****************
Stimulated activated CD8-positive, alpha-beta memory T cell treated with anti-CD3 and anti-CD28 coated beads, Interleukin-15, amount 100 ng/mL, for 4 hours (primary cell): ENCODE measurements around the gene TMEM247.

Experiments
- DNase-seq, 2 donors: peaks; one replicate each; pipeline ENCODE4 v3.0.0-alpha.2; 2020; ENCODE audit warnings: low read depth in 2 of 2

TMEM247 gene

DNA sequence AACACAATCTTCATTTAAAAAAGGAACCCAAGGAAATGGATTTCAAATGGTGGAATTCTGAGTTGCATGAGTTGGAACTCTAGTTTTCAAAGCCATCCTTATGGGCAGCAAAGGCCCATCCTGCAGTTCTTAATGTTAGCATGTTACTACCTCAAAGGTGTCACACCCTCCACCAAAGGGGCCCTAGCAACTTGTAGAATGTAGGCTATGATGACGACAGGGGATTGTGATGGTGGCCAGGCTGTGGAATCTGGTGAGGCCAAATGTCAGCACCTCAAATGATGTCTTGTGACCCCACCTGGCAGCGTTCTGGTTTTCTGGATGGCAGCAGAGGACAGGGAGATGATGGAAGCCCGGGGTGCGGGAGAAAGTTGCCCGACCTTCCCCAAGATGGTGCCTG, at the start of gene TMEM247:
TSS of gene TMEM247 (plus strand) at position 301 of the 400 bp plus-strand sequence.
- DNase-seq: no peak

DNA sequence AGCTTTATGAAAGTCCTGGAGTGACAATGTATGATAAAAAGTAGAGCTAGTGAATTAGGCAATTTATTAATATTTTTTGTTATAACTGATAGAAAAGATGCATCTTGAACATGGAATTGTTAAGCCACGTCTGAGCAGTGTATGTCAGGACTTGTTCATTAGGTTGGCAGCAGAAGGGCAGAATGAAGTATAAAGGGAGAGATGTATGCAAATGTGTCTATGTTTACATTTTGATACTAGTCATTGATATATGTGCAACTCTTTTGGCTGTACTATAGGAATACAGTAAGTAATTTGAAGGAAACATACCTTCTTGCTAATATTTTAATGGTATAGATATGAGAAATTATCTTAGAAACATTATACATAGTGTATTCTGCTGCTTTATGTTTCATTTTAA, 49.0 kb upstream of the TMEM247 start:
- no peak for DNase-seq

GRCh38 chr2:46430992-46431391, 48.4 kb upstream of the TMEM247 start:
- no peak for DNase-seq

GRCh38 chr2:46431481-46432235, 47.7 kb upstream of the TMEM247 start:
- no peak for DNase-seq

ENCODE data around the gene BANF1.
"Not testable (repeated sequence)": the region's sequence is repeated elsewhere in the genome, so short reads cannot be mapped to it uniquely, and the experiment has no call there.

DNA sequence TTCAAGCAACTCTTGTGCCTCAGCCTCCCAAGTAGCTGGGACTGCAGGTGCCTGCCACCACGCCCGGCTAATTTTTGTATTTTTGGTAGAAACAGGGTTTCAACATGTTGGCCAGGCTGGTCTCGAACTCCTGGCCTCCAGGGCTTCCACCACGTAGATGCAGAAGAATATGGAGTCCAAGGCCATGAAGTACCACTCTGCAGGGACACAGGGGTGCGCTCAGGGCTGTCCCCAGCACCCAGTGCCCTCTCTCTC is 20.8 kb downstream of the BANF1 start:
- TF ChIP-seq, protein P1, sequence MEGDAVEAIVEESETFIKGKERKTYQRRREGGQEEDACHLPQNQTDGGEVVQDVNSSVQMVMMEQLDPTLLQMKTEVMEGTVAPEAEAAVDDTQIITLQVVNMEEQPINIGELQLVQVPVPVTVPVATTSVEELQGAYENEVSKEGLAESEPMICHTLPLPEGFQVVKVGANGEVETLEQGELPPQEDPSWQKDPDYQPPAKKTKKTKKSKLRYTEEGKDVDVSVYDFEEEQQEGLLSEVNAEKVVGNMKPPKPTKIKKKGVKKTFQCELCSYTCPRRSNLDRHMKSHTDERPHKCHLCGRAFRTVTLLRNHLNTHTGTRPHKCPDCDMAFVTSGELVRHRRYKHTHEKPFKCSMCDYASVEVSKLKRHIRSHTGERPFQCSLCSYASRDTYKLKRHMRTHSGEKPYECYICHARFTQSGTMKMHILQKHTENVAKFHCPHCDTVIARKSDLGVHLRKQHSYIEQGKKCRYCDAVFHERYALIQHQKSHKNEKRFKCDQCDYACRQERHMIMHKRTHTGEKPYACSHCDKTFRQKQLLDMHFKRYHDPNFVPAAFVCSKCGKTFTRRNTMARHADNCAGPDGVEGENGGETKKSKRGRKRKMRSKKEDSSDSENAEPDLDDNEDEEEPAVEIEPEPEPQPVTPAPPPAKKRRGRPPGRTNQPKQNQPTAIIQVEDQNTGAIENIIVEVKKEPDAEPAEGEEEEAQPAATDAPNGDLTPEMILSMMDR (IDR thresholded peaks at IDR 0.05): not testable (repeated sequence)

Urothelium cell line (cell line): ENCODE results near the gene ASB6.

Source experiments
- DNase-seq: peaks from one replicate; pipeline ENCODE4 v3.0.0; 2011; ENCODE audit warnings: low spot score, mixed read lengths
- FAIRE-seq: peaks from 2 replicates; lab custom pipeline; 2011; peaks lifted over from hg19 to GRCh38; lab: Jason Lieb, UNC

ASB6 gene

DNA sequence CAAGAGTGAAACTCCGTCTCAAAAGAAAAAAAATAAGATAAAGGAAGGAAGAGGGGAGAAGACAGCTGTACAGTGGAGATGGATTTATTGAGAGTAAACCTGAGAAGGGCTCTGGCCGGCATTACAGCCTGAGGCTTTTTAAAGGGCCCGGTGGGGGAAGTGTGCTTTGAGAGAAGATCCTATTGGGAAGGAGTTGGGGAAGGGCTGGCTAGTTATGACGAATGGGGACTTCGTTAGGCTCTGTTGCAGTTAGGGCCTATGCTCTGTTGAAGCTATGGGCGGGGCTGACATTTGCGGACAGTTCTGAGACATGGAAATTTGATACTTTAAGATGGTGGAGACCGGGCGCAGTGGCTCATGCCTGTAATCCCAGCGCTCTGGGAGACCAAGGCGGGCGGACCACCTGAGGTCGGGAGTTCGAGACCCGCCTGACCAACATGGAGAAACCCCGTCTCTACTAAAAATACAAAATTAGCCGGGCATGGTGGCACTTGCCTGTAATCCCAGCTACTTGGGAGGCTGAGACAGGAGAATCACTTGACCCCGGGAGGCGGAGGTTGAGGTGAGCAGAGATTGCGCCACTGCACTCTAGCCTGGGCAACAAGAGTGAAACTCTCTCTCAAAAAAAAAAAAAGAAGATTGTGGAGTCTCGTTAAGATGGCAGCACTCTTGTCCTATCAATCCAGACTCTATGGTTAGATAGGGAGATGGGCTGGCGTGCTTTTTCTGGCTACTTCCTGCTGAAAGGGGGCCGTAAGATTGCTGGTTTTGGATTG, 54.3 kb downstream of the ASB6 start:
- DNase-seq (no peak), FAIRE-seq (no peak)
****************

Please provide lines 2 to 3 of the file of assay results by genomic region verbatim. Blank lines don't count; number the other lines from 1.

Experiments
- DNase-seq, 2 donors: peaks; one replicate each; pipeline ENCODE4 v3.0.0-alpha.2; 2020; ENCODE audit warnings: low read depth in 2 of 2